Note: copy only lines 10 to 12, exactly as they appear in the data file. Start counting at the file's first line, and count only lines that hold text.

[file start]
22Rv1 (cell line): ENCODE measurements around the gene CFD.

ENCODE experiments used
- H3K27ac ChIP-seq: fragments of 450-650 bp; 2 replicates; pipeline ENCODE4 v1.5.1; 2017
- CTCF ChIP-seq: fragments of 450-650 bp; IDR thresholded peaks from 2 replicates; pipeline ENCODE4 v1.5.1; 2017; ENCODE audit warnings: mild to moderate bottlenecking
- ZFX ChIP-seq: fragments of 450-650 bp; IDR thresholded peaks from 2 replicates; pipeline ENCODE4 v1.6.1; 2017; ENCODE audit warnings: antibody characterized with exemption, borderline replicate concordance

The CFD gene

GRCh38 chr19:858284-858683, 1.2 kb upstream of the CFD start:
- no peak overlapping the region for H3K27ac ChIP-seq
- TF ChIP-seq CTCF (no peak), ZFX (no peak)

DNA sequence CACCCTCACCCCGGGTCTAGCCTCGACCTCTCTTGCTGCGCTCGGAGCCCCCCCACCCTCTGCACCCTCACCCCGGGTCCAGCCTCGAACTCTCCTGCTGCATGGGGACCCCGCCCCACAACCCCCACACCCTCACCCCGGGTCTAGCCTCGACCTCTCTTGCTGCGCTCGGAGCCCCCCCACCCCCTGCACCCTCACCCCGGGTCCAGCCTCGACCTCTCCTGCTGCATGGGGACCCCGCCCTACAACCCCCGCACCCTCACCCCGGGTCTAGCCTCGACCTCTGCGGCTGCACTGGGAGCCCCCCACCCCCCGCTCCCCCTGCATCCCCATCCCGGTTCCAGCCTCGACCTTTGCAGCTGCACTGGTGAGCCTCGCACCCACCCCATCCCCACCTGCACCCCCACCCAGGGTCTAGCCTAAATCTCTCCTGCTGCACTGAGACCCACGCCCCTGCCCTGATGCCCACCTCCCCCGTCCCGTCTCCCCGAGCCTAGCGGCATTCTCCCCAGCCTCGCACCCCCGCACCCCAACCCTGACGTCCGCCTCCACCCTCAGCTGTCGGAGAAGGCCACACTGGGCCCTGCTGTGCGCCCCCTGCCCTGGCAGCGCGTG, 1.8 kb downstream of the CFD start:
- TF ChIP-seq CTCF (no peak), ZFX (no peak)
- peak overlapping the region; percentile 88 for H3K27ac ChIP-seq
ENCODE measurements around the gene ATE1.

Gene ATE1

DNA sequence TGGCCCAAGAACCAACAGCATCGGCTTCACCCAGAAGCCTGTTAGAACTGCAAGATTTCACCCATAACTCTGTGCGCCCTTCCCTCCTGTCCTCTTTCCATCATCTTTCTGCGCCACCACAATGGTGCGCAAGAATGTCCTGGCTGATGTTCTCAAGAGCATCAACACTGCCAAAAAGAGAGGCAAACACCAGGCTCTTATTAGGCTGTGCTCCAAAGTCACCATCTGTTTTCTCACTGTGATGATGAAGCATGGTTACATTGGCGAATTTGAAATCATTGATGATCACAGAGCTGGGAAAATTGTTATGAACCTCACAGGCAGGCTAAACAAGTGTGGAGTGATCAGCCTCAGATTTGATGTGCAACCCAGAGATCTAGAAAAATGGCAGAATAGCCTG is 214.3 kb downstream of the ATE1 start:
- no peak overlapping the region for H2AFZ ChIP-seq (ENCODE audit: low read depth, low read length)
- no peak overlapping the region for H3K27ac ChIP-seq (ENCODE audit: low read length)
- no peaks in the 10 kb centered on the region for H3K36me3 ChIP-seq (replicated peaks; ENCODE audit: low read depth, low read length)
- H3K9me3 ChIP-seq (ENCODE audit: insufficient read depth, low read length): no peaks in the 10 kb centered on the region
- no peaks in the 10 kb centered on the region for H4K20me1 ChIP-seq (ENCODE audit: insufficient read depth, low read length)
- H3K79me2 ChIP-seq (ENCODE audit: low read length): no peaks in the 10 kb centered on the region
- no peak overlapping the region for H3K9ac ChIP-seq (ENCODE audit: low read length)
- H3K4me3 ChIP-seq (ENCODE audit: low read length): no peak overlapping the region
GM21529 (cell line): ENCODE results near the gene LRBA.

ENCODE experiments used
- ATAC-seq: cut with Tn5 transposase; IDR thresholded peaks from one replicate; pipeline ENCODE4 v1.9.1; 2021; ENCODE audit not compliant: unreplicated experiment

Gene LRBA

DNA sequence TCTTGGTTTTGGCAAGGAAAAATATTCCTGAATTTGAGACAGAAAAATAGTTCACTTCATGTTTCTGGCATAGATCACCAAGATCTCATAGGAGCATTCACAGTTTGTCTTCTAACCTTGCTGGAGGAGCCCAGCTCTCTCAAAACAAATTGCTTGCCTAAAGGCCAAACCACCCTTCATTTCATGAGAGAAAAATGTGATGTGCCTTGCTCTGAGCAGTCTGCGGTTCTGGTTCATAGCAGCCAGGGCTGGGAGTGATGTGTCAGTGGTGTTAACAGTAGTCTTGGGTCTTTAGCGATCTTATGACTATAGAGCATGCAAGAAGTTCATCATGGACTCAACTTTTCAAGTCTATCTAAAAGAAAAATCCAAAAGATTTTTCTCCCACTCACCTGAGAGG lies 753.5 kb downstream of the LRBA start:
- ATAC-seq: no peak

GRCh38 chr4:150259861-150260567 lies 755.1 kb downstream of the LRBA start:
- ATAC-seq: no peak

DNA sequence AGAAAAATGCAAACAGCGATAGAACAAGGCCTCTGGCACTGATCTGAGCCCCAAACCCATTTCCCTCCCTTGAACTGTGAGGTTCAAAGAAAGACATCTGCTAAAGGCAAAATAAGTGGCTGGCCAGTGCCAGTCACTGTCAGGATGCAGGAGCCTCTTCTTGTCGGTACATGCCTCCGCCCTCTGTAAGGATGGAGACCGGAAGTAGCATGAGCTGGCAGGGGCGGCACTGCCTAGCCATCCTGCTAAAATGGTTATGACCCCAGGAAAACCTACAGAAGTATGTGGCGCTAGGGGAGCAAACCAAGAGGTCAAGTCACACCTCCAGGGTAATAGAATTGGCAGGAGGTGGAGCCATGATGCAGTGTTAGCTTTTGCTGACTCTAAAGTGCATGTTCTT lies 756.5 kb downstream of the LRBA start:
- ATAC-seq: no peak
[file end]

DNA sequence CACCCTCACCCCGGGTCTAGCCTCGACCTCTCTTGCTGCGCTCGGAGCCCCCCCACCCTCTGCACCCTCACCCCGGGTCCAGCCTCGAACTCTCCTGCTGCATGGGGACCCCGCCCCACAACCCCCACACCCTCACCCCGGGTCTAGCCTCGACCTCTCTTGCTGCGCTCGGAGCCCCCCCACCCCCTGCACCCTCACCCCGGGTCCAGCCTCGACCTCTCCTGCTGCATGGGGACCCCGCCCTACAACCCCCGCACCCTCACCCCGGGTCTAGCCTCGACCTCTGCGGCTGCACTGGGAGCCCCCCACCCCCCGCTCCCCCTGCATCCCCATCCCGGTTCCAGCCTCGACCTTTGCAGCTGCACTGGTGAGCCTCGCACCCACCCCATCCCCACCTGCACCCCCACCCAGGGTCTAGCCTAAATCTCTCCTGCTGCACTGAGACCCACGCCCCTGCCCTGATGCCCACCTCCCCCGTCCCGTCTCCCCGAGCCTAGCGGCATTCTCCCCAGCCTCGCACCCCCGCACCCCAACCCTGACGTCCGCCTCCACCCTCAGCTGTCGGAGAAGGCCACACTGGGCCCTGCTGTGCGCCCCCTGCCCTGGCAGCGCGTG, 1.8 kb downstream of the CFD start:
- TF ChIP-seq CTCF (no peak), ZFX (no peak)
- peak overlapping the region; percentile 88 for H3K27ac ChIP-seq